When I read Jo Treggiari‘s The Grey Sisters, I was captivated by the characters and plot; these were genuine people, not stereotypes or attempts to prove open-mindedness. It was as though the author had met and interviewed these characters and recorded their stories. In Heartbreak Homes, a YA novel, there is similar strength. Frankie, Martin, and Cara are fundamentally good people, but like good people in crisis, they do not always make the best choices. They are real, and the author presents each with skill and feeling. The other characters are also well-developed; in Drew, for example, we see the anger and despair and yes, the violence, but also the loyalty and glimpses of the Drew that was, long ago. Life happens; the author narrates honestly, and without judgment. As Martin’s father advises, “It is not only about what happened…. That’s never neat and tidy. The only way you can find some kind of truth is by giving the victims a voice too…. Make sure their stories are told.”
The novel opens with a massive party in an abandoned real estate project, hosted by the project leader’s son. In attendance are many young people, including Frankie, shadowing her childhood friend and painfully aware that she does not fit in. Martin, whose father recently lost everything, is now very much outside the world his old friends still inhabit. And we have homeless infiltrators, Cara and her girls, who come looking for items to use and sell. By morning, there is a dead body, obviously the victim of foul play. Frankie leads the way in sorting out the murder, mainly out of concern for her friend’s safety, and as the truth is revealed, we learn something about the strengths and weaknesses, the nobility and nastiness, that are all part of the human condition.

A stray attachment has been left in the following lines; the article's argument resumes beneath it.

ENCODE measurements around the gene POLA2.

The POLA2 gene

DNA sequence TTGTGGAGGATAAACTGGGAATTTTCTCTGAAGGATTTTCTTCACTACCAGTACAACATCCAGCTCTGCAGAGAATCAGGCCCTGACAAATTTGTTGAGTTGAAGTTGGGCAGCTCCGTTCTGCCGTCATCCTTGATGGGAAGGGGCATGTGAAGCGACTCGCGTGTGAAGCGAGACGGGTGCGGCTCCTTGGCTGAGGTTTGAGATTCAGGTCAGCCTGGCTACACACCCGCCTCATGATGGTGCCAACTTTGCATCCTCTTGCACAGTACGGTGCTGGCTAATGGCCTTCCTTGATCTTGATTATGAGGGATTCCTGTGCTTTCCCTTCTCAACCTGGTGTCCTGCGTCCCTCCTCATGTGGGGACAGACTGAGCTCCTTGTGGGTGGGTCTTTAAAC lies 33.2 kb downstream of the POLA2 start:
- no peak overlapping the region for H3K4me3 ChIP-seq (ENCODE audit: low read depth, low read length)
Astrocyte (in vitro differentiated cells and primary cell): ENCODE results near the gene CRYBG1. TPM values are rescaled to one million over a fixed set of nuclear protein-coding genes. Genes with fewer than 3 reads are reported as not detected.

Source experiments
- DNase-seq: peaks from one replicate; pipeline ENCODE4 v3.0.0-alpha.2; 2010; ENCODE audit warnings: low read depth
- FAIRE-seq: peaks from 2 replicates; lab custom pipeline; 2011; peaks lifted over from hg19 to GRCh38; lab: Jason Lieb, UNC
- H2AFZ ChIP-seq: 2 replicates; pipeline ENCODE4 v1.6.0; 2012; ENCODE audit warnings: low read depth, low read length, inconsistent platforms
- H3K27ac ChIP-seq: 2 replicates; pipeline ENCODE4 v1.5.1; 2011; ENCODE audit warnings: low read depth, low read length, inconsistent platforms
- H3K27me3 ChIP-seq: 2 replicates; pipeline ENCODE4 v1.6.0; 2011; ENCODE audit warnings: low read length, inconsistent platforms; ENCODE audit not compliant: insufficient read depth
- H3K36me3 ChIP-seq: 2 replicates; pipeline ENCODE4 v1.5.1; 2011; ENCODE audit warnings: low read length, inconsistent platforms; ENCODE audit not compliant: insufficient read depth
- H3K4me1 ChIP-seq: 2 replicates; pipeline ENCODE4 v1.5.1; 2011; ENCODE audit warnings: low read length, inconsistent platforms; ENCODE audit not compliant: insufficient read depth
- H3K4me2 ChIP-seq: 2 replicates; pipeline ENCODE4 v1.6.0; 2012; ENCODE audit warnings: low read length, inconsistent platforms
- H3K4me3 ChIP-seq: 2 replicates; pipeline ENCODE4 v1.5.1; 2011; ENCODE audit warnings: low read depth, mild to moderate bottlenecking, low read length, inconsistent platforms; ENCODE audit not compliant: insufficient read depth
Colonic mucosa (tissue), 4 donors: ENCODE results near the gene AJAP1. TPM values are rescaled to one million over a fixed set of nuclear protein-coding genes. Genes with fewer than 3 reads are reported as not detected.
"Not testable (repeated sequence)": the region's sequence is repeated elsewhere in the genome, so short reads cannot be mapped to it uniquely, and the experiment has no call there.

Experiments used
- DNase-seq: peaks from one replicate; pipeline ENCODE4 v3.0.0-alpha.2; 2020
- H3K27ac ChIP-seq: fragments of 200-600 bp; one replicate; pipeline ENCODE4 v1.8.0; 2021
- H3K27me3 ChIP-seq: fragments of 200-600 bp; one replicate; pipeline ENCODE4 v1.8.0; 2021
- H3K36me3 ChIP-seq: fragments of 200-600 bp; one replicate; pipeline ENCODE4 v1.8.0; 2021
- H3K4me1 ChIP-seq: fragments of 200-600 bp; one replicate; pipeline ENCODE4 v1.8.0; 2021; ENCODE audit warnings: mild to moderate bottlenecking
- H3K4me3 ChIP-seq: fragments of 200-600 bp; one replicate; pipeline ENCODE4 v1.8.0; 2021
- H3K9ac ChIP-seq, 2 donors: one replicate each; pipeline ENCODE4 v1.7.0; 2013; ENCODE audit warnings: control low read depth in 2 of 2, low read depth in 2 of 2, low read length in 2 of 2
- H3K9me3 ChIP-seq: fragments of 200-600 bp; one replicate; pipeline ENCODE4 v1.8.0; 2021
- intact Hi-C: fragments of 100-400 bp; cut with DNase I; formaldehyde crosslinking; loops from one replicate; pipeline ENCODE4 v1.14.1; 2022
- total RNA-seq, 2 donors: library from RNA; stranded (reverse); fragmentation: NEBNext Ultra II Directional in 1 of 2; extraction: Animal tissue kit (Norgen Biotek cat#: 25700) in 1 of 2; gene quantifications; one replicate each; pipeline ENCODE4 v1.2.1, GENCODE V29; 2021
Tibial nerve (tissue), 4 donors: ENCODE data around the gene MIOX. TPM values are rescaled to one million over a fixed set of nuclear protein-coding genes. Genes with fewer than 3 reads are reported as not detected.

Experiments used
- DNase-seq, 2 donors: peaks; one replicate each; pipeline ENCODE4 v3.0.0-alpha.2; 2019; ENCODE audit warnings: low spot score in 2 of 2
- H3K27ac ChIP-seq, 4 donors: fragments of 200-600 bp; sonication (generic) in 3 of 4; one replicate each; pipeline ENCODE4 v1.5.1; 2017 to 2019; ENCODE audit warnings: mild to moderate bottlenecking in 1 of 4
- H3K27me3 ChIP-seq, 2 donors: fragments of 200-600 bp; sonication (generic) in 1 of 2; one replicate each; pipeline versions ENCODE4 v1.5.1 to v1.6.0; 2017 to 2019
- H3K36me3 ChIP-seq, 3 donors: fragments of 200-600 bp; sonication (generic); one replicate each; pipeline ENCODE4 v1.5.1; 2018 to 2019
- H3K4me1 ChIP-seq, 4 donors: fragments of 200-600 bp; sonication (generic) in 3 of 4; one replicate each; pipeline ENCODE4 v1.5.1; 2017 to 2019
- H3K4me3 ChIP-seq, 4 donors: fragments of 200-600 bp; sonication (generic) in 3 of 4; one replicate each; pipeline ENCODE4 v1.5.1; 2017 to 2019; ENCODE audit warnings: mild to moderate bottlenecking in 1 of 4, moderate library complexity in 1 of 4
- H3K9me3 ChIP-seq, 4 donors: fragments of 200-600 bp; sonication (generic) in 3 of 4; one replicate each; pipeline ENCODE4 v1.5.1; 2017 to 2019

To tell a story from multiple perspectives is always challenging, but the author enters the mindset and the voice of each of the three narrators well, and thus the storyline remains clear. Although there are some similar reference points for Frankie and Martin, the author frames their narration with enough unique references to maintain clarity. We move smoothly from one narrative viewpoint to another.
Suspense is well-developed: even when I finally began to realize who must be responsible for the deaths (for there was more than one), I read on, eager to learn why. Jo Treggiari holds our attention, right to the last page. We learn that there are no easy lives and that every action has an effect on the world.
I can see this novel starting powerful conversations in a classroom or in a staffroom or on a street corner. Literature that is unafraid of the hard truths, that tells the story with authenticity, is literature that we need. I highly recommend this book, not just for youth, but for anyone who believes in the young, in all their challenges, in all their hope. For with characters like Cara, Frankie, and Martin, we are definitely moved to hope.
About the Author
Jo Treggiari was born in London, England, and raised in Canada. She spent many years in Oakland, California, and New York, where she trained as a boxer, wrote for a punk magazine, and owned a gangster rap/indie rock record label. Her most recent YA novels are Blood Will Out, a psychological thriller, published by Penguin Teen (2018), and a second thriller, The Grey Sisters (Penguin Teen, 2019), which was a finalist for the Governor General’s Literary award and was shortlisted for an Arthur Ellis award.
- Publisher: Vagrant Press (Oct. 11, 2022)
- Language: English
- Paperback: 304 pages
- ISBN-10: 1774711168
- ISBN-13: 978-1774711163
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